Targeting a euro breakup — the role of the ECB

Here’s a thought experiment for you. Greece and Spain are bleeding deposits right now. Presumably depositors prefer core country banks (such as German banks) to Greek and Spanish banks. These deposits have been made up for by money from the ECB via the target system. So here’s the experiment: what would happen if, in the extreme, the Greek banks lost all of their deposits to a bank in, say, France and the ECB just kept on doing what it is doing now and made up for the lost deposits at Greek banks through the TARGET system?

As far as Torrnes is concerned, such a run would amount to complete capital flight from the Greek banking system. Greek depositors would now have insulated themselves from the negative monetary effects of a euro exit or a collapse of the Greek banking system.  The ECB now bears toe risk that depositors held. Effectively the ECB would have paid out on an implicit deposit insurance scheme. Of course the Greek banks would still have to worry about their loan portfolios, but they don’t have to worry about deposits – effectively the ECB is the sole depositor at Greek banks.
Suppose that the Greek government also announced that it would introduce a new drachma in one year’s time to completely replace the euro as a means of payment and unit of account, and that it would freely float at a greatly depreciated rate. Lenders would now have a big incentive to renegotiate their loans and shorten them down to one year; otherwise when the loan becomes due, the borrower would have to pay the bank back twice as much in drachma. It follows that in one years time Greek banks could simultaneously rollover the old loans into Greek drachma and use the euros that have been repaid to settle their position with the ECB. These loans would in turn form the basis for the new Greek monetary system.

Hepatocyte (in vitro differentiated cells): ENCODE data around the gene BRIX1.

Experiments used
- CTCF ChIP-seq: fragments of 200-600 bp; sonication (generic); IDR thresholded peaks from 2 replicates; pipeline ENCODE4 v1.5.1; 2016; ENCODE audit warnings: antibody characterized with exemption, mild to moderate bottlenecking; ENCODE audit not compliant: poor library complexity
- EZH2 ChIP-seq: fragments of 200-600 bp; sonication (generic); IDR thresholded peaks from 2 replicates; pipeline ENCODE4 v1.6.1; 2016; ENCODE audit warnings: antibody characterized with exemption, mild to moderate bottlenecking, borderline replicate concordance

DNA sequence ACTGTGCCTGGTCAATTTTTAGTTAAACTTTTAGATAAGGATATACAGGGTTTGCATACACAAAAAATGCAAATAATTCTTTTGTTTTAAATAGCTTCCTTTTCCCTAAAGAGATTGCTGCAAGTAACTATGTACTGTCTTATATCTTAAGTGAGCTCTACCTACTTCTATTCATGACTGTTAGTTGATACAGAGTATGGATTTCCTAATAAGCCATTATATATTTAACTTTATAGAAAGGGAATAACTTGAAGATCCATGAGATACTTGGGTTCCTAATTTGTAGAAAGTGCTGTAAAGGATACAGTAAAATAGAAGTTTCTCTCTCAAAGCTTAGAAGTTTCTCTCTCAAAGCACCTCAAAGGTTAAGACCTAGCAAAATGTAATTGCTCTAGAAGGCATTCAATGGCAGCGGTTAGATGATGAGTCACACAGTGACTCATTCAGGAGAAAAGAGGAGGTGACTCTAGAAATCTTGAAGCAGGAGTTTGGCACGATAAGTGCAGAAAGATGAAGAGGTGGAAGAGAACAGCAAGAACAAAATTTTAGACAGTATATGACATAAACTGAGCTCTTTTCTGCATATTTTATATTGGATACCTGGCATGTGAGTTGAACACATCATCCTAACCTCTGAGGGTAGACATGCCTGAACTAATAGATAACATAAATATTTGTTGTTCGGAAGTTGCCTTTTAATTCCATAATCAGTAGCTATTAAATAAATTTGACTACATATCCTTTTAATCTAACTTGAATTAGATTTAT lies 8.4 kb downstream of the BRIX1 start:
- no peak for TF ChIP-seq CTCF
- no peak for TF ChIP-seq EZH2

Torrens reckons that the effect on Greece wouldn’t be so bad. The average Greek household both gains and loses – they gain because after one year the drachma value of their euro deposits doubles and they lose because after one year their real wage (measured in euro terms) halves. Moreover, achieving this outcome doesn’t seem so nightmarish either. All it requires is that the ECB plays a supportive role in the transition.

It all seems a bit too easy. So what do you reckon? Has TH lost it?

2 thoughts on “Targeting a euro breakup — the role of the ECB

  1. Dear blogger,

    I find your blog incredibly illuminating and I hope you continue writing. It also sounds like you deserve a crack at solving some serious macroeconomic problems. Have you considered running in the Greek elections?

    On a more serious note, if you had to guess, which country do you think is the most likely to exit the euro (if a poll was taken among that country’s citizens)?

    Best wishes,
    a dedicated reader

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